Upon completion of the incremental test, ventilatory data were
averaged to every 20 s and exported to a personal computer for
further analysis. The simplified V-slope method was used to
detect the VT (Schneider et al., 1993). Here, VCO2 is plotted on
the y-axis and VO2 on the x-axis (Fig. 1). The first breakpoint
observed was the VT and is considered the point where glycolytic
activity increases so that the lactic acid starts accumulating.

Here, ventilation and VCO2 begin to increase as a result of
hydrogen ion buffering whilst VO2 remains constant (Beaver
et al., 1986).

 HRV analysis:
Nonlinear analysis of the R-R intervals was performed
adopting the Poincare Plot. This technique allows for a graphical
representation of the systems evolution in phase space
(Lombardi, 2000), where each interval is plotted as a function
of the previous one (R-Rn, R-Rn+1) to create a scatter plot
(Tulppo et al., 1998). Two axes are fitted 45 degree to one
another passing through an ellipse fitted to the centre of the
data points. As a marker of nonlinear short-term variability,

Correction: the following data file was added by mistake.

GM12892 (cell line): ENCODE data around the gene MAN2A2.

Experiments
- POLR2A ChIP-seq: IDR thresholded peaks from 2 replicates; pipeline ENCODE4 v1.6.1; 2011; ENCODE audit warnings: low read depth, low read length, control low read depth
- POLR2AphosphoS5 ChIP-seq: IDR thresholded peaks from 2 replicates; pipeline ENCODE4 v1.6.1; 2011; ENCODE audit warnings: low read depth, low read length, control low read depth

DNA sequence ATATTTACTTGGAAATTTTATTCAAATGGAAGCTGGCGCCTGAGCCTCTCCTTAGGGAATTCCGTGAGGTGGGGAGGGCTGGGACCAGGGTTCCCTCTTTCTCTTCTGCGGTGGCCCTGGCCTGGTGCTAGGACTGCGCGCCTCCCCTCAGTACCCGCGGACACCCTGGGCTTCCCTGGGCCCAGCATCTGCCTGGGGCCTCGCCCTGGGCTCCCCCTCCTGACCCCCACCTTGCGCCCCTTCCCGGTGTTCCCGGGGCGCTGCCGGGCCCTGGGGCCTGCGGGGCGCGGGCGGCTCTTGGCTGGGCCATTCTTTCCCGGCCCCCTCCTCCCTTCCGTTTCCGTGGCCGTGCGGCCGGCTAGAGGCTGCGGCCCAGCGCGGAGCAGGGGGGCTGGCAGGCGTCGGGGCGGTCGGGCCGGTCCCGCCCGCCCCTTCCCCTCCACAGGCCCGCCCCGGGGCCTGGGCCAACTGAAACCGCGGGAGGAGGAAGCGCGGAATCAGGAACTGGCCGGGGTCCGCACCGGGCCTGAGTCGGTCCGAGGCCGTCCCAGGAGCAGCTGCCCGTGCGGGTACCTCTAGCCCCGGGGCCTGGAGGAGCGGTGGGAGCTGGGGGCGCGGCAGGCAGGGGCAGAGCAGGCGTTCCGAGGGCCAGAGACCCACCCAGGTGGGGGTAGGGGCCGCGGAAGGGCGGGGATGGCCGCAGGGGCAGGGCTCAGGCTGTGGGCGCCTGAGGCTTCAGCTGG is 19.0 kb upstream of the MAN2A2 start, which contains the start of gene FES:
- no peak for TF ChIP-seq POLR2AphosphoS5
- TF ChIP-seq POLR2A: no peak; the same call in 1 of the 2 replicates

we adopted the SD1 parameter, which is shown to reflect
vagal modulation
(Tulppo et al., 1996).
For the spectral analysis, a short-term Fourier transform was
applied with a moving window of 64 s and time shift of 10 s
(Cassirame et al., 2015). The high-frequency band was
extended (>0 15–0 4 Hz to >0 15–2 Hz) to consider spectral
energy content resulting from increases in respiratory frequency
during high-intensity exercise
(Cottin et al., 2006a,b).
HFp was captured for further analysis. In addition, to validate
further observed results, frequency peak of HF (fHF) (Hz) in
the power spectral density was accounted for, which allows for
correlation analysis between respiratory frequency and HRV.
Notes - 
There is an extension of the HF band up to 2 Hz to encompass the respiratory frequency effects.  When looking at my data later on we will make an adjustment in the software to override the default values.  Some investigators also use a value of 1 Hz as the upper limit and as a compromise, I have set the software to this value.